Dessa mixes old soul, hip hop and philosophy
Dessa burst onto the underground hip hop scene in 2005 with an EP. Since then, the indie rap world’s been clamoring for more, having to satisfy themselves with a handful of appearances on Doomtree Collective releases.
Finally, in January, Dessa released her debut full-length, “A Badly Broken Code,” to critical acclaim. She’s on tour right now with fellow Doomtree artist P.O.S. and took some time out of j ump roping to talk about the new release and the challenge of being a (half-) white female rapper.
Graffiti: Tell us a little about what you have going on right now?
Dessa: We are in a van, our touring party is like seven people. We have P.O.S., Plain Ole Bill, who DJs for him, and Grieves and Budo and then there’s me and our tour manager, Stacy. We have a documentarian with us. His name’s Isaac.
Right now we are heading from Cheaton, Calif., we had a day off (Feb. 15). We’ll be playing (Feb. 16) in Reno.
Graffiti: Is he mostly filming the shows or is getting behind the scenes stuff too?
Dessa: Isaac has been filming the shows. He has a really nice Canon camera that shoots stills and video and he has those flip cams that we’re using too.
We’ve been jumping a lot of rope, so I imagine some of the footage will be devoted to jumping rope (Ed. note: There’s already a video posted on the Doomtree Web site, at doomtree.net, of the crew jumping rope in a parking lot).
Graffiti: Where did that interest come from?
Dessa: I think it was Isaac. He brought a rope on tour and by day three we were trying to up our jump roping chops. So we stopped at a Dick’s and bought some rope.
Graffiti: Are you doing like school kids jump rope or like Rocky jump rope?
Dessa: I think it started as school kid jump rope and now it’s pretty intense. We can do three people jumping in the same rope. Yesterday, while Stacy and I were shopping for sports gear, Isaac was jumping rope and Plato Bill and P.O.S. had another rope and they were twirling it around him in this jump roper cocoon.
Graffiti: So it’s mostly trick jump roping?
Dessa: Oh yea. I think by the end of the tour it will be mostly trick jump roping.
Graffiti: Is that something you plan to take on stage?
Dessa: (laughs) We talked about it.
Graffiti: I don’t think I’ve ever seen that before. So, anyway, your debut full-length, “A Badly Broken Code,” was just released. Yet you’re one of those artists who’s been on the periphery for some time now — appearing on various Doomtree releases and eventually putting out your own EP. This full-length then has been a long time coming, going back to your EP being released in 2005. Does it feel good to finally get your debut out there?
Dessa: So, so much of a relief. Because I put out that EP so long ago and it was so well received, I think I got psyched out and took an indefensibly long time to make the next one.
But it feels great to get it out there and it’s gotten great feedback. It feels overdue.
Graffiti: Do you think the third release will take as long or do you hope to speed that process up?
Dessa: (laughs) God, no.
Graffiti: So you’ve been pretty happy with the reception so far?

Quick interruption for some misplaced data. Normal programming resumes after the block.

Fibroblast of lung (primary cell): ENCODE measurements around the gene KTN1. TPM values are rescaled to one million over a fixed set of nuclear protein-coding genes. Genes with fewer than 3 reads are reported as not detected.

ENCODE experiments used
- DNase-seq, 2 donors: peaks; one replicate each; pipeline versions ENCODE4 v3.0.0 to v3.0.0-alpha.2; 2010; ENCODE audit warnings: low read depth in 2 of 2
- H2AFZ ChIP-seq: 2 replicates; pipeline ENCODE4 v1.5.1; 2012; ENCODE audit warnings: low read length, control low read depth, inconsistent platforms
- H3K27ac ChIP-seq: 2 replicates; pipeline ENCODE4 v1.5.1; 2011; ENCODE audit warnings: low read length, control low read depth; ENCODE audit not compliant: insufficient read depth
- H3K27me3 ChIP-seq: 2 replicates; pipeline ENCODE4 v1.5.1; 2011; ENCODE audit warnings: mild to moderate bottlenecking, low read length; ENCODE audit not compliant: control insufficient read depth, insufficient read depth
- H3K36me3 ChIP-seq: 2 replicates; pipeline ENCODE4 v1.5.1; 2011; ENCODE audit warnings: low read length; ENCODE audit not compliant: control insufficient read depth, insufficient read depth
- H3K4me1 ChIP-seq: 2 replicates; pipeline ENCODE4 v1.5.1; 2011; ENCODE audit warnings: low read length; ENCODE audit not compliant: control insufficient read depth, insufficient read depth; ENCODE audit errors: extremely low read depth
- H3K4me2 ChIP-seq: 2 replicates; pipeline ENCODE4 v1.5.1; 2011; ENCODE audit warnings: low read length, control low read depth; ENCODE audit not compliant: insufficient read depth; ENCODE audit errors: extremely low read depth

Dessa: I have. It’s been overwhelming. This is the first release I’ve fully supported by myself with my own tour.
I have a lot more opportunities to try to earn listenership in other markets and I couldn’t have asked for a better result so far.
Graffiti: As you know, white rappers are somewhat of a rarity, but even more so are white female rappers. Do you ever feel the novelty of that gets more attention than you’d like to sometimes?
Dessa: Where I’m from, white rappers aren’t that much of a novelty as they may be in other cities. Female rappers, as near as I can tell, are a rarity in almost any market, at least female rappers that are working hard to create a lasting profession.
I’m half-Puerto Rican and half white, but definitely look white. I have on some occasions attracted more attention than I would have liked, but I do realize I’m still getting attention. The onus is still on me to show my merit by being a good recording artist and performer.
Early on I wore a lot of oversized clothing to de-empathize the fact that I was a woman, but now six years in I worry about it less because it’s a variable that’s completely outside my realm.
Graffiti: And you’re right, Minneapolis is pretty open-minded musically.
Dessa: It is, totally. The divisions of genres are remarkably permeable and have been for some time. It’s nothing for us to have mixed bills with a rapper and a rock band and a punk rock band and and instrumentalist outfit. It isn’t unlikely for us to collaborate between genres either.
Graffiti: Now you have a philosophy degree. How often do you draw from your that in writing music?
Dessa: It does for me. In only a couple of songs have I directly alluded to a philosopher. But the education I got at the University of Minnesota for philosophy has definitely changed my world view. I think completely differently now than I did before I studied philosophy.
Graffiti: And philosophy’s one of those foundational subjects too. Everything kind of springs from there.
Dessa: It’s not like you learn much in philosophy but you learn how to process new information that you’ll get throughout your life. I couldn’t write a particularly compelling biography of a philosopher. I’m not even particularly well-versed compared to the people who study, even as an amateur.
But the way it taught me to evaluate arguments I hear on the news and how to decide what’s right and wrong in the middle of the night when I tempted to do something. Philosophy from a moral level and an intellectual level did a lot to form me into the person I am today, and as a musician.
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